National Apprenticeship Week 2023
05 Feb 2023
It’s National Apprenticeship Week! At National Highways we offer a wide range of apprenticeships and we work closely with our supply chain partners to offer opportunities on a range of projects throughout the country. Apprenticeships include engineering, traffic management, surveying and construction as well as business, finance, HR and communications.
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There are lots of routes you can take to begin a career in construction and engineering. On this page we’ll share advice and information to help you choose the right apprenticeship. You’ll also be able to read real-life stories and experiences from apprentices old and new.
On this page:
“Apprenticeships have so many benefits. You have a full time job, you get paid a salary and you get experience that you would not get at university. It's just so much better and you are so much more capable afterwards”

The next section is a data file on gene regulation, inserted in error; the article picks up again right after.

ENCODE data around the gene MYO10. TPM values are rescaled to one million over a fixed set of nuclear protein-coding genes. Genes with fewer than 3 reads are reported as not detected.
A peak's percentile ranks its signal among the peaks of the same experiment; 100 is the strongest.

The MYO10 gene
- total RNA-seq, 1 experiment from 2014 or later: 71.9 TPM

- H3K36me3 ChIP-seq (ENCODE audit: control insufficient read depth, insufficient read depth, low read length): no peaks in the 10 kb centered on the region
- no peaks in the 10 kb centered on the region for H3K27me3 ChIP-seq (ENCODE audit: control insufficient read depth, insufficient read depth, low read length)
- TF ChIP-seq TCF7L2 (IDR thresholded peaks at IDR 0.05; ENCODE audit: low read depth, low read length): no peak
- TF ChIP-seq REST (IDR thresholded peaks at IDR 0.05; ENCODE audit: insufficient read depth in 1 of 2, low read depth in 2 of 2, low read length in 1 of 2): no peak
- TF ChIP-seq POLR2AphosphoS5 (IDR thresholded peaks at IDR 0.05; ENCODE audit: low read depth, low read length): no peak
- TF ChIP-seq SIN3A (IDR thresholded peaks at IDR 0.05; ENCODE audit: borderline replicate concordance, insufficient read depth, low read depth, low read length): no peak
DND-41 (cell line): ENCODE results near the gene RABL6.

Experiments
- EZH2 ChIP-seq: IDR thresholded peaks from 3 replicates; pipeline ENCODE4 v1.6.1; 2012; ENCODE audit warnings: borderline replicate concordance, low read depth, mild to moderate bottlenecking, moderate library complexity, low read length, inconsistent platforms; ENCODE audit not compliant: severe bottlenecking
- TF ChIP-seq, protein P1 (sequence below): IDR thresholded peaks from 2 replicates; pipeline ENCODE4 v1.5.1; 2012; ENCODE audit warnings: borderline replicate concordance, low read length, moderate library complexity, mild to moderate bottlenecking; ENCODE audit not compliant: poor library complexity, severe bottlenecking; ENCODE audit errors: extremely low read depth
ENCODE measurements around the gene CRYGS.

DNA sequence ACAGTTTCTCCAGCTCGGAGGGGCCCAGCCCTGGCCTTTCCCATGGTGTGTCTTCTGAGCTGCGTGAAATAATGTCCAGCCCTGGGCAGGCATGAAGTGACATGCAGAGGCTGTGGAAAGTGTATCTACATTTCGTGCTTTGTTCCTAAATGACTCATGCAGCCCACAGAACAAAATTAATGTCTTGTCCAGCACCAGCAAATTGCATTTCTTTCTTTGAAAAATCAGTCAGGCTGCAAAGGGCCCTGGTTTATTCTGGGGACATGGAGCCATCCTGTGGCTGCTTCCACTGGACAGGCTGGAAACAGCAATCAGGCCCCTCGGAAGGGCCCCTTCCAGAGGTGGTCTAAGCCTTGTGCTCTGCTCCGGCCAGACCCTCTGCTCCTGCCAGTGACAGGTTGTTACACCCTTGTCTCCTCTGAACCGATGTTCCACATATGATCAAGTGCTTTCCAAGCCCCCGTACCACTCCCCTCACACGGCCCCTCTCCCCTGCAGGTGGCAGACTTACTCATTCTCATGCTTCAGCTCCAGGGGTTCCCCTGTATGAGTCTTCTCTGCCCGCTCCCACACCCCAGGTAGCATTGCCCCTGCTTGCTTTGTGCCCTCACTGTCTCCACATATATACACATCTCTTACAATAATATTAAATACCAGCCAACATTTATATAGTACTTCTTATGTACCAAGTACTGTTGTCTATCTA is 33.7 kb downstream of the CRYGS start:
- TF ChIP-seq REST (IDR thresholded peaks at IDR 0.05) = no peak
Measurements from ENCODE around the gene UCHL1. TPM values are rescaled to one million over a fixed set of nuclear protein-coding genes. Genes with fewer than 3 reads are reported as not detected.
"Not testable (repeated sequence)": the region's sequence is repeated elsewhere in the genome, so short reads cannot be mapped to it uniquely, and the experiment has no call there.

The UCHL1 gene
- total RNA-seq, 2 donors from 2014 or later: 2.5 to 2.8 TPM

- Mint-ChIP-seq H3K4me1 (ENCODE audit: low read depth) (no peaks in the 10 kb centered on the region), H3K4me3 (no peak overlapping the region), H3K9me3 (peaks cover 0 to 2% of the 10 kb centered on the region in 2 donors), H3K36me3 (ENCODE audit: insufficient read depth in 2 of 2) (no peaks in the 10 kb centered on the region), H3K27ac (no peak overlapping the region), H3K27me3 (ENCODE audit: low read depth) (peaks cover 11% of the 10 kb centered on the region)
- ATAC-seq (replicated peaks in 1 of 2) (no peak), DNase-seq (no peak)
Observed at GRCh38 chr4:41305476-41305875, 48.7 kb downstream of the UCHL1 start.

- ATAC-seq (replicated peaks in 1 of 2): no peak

That’s what Emily, a Trainee Site Engineer on our M42 junction 6 upgrade scheme has said about her apprenticeship journey so far. Emily recently received the Apprentice of the Year “Highly commended” Award at the 2022 Highways Awards.
We recently caught up with Emily on-site and you can listen to our interview, where she talks more about her role and apprenticeship, here:
We offer a wide range of opportunities at National Highways and our apprenticeship applications are now open. You’ll find all the information you need on our dedicated careers webpage and you can download a copy of our programme:
Did you know….?
Our apprenticeship opportunities include roles in:
- Project Management
- Business Administration
- Marketing and Social Media
- Data Analysis
- Business Analysis